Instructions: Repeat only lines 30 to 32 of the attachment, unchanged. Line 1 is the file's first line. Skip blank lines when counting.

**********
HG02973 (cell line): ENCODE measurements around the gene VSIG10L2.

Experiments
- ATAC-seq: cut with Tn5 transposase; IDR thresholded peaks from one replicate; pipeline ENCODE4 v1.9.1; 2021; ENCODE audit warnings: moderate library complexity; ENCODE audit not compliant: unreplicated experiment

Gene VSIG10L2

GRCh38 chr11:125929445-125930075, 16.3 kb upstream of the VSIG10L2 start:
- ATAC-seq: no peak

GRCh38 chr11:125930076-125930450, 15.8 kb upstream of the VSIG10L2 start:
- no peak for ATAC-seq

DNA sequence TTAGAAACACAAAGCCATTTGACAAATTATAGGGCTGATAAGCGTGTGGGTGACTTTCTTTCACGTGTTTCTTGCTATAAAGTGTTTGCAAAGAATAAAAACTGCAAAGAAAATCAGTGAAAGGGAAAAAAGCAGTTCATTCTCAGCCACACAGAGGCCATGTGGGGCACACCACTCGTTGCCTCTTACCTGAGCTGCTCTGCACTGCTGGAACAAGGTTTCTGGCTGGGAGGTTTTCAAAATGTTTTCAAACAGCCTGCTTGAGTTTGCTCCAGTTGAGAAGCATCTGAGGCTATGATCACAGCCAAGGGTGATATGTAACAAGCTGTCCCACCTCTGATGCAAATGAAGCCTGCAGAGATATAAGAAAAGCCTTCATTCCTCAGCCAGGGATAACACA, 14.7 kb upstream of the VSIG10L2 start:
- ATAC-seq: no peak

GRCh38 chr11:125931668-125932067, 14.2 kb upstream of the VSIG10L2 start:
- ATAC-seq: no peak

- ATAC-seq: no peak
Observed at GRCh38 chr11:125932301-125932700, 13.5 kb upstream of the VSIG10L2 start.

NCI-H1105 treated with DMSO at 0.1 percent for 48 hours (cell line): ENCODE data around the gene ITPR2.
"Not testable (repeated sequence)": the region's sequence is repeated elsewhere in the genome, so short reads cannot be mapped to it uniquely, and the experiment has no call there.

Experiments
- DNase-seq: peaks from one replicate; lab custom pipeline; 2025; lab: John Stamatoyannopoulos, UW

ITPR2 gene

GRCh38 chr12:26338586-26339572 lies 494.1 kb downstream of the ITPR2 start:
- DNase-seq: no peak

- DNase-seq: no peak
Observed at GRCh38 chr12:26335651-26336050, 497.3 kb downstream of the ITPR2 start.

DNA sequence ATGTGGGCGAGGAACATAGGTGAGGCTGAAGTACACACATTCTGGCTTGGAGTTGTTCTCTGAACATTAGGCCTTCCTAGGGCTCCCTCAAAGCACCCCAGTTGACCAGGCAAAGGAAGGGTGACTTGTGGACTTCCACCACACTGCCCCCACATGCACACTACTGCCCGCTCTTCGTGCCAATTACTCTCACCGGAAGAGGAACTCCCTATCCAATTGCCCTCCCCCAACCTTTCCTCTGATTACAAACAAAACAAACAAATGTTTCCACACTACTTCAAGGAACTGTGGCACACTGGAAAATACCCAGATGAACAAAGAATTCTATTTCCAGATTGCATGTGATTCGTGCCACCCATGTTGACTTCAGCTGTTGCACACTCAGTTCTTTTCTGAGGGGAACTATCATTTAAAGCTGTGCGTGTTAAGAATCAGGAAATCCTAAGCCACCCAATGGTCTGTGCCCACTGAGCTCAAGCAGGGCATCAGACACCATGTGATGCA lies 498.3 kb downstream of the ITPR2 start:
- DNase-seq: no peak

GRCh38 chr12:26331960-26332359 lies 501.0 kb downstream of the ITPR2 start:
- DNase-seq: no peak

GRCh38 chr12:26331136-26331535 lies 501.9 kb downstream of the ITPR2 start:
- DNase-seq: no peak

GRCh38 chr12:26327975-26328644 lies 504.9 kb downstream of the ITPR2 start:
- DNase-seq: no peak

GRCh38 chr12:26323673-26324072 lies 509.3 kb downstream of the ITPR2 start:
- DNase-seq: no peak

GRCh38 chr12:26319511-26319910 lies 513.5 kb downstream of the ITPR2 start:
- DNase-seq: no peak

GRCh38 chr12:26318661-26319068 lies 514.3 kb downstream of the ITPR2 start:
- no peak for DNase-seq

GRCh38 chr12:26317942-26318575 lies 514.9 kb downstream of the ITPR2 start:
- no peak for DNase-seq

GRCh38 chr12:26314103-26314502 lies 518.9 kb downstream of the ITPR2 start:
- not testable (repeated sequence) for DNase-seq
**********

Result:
GRCh38 chr12:26327975-26328644 lies 504.9 kb downstream of the ITPR2 start:
- DNase-seq: no peak

GRCh38 chr12:26323673-26324072 lies 509.3 kb downstream of the ITPR2 start: